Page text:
It is good to see that the city and county are coming together and finalizing an agreement that will allow the city animal control officer to help when needed in the county.

The dog attacks last month in Blueberry Hill highlight this need. But it isn’t the first time this issue has arisen for county residents.

Back in 2017, residents of the Skidmore community were voicing their concern over the number of stray dogs. 

Some of these canines, while they might not have bit residents, were causing great concern with their aggressive actions. 

County deputies aren’t trained to capture vicious dogs.

At one time, the city provided this type of service to the county but it was dropped some time ago during negotiations for the use of the jail by the city.

Now – and it is about time – the city and the county look as though they are going to come to an agreement where the city animal control officer will be able tranquilize and quarantine dogs that attack people.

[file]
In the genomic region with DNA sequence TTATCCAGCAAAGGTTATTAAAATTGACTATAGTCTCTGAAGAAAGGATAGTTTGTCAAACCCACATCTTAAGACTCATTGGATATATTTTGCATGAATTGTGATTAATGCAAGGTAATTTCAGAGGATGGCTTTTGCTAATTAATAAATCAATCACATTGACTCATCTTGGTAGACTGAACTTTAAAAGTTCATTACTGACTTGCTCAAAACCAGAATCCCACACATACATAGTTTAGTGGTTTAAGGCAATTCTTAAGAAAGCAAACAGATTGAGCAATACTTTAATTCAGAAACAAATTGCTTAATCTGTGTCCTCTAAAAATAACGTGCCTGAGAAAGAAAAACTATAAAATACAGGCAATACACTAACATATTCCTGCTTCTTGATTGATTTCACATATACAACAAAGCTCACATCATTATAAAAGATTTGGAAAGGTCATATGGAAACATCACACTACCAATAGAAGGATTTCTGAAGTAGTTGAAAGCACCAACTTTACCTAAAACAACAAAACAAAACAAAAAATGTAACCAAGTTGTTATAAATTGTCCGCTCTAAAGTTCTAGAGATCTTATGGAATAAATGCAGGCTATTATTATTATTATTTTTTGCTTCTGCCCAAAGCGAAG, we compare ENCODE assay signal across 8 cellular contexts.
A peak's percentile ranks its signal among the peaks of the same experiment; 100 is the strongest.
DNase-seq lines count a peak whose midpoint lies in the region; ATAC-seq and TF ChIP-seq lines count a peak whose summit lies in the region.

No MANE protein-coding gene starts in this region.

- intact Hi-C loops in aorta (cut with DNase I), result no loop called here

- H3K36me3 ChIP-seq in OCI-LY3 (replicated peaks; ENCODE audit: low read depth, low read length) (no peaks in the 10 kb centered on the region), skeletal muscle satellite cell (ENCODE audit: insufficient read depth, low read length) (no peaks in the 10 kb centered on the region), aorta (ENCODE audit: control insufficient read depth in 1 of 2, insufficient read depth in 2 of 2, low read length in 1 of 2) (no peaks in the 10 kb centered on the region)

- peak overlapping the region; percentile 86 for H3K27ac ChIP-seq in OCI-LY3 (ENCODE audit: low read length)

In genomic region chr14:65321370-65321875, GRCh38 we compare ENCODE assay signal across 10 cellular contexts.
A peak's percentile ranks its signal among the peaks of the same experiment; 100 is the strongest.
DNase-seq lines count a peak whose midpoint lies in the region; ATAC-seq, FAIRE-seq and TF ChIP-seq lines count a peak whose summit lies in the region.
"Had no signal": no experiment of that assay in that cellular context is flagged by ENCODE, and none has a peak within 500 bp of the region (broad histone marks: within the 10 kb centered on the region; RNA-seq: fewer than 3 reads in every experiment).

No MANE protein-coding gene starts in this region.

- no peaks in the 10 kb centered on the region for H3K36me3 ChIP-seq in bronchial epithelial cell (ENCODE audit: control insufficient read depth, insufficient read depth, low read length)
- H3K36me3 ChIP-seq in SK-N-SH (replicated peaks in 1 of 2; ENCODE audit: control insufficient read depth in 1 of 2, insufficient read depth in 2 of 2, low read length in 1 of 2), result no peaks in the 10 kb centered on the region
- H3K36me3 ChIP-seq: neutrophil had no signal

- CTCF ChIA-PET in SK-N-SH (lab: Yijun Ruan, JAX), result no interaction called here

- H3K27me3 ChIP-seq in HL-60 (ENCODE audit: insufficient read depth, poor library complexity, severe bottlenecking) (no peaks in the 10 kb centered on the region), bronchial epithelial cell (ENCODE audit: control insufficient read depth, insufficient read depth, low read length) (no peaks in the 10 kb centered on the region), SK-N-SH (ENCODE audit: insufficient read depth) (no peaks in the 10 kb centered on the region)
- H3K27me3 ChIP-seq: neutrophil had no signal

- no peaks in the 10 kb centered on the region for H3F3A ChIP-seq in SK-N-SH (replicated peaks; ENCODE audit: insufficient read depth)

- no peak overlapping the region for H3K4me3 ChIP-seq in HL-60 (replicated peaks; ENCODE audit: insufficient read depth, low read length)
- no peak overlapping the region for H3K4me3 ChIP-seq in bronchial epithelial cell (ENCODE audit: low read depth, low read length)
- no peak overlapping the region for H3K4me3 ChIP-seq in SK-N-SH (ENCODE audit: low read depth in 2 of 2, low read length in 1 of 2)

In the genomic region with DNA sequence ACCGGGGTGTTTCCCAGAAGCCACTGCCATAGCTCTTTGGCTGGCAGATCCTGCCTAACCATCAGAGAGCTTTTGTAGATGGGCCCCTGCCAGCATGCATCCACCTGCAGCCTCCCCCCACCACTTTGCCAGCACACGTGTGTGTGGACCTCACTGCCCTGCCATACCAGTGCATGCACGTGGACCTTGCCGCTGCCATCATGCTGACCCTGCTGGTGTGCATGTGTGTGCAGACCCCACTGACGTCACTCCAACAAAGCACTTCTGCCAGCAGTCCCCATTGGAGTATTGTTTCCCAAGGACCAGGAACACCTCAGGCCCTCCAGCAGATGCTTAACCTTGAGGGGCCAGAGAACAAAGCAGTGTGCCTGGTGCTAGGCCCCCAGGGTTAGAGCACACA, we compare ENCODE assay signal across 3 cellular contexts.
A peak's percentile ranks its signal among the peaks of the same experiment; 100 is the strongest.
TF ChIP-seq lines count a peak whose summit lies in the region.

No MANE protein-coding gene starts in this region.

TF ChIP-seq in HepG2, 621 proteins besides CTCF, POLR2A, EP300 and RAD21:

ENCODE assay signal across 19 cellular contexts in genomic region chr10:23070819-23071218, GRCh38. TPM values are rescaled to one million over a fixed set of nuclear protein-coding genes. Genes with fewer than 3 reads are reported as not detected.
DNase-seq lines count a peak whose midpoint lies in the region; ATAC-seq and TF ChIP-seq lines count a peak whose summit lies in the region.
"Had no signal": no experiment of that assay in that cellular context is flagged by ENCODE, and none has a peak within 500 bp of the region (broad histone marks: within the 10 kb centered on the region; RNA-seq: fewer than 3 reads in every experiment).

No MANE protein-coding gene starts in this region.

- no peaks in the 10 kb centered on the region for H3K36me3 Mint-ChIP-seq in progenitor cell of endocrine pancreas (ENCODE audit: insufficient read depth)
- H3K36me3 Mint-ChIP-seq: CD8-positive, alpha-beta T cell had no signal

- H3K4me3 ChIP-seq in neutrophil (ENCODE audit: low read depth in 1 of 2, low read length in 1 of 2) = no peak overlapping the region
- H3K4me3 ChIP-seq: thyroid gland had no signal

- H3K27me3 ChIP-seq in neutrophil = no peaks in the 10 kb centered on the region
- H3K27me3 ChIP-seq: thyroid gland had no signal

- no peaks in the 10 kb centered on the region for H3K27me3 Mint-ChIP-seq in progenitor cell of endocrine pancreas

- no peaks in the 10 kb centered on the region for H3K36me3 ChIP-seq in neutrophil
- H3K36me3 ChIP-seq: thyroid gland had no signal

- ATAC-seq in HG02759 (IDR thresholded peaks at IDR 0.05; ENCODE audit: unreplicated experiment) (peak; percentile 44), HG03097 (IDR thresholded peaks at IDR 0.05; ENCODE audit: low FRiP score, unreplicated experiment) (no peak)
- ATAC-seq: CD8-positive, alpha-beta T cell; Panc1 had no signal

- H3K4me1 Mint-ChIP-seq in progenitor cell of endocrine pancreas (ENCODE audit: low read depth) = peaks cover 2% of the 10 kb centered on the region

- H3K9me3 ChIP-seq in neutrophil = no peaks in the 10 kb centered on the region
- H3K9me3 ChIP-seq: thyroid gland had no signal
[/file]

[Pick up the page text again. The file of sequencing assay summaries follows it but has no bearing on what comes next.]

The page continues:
The city and county must still agree on a payment for services but with City Manager John Benson and County Judge Trace Morrill handing this, it should come sooner rather than later and be fair to both.

The county, just some months ago, discussed the idea of creating its own animal shelter. That prospect, based on current regulations, would be cost prohibitive. It is also unnecessary as the city has such a facility already in place. 

If upgrades are necessary, then the two leaders will have to work out an agreement to get it done. 

Some will see this as unnecessary as the belief is that country folks know how to handle a dangerous dog.

But this isn’t the case in the subdivisions sprouting up in these rural areas where a stray bullet could easily hit a neighbor or a house.

The residents need help and the county has an obligation to provide it.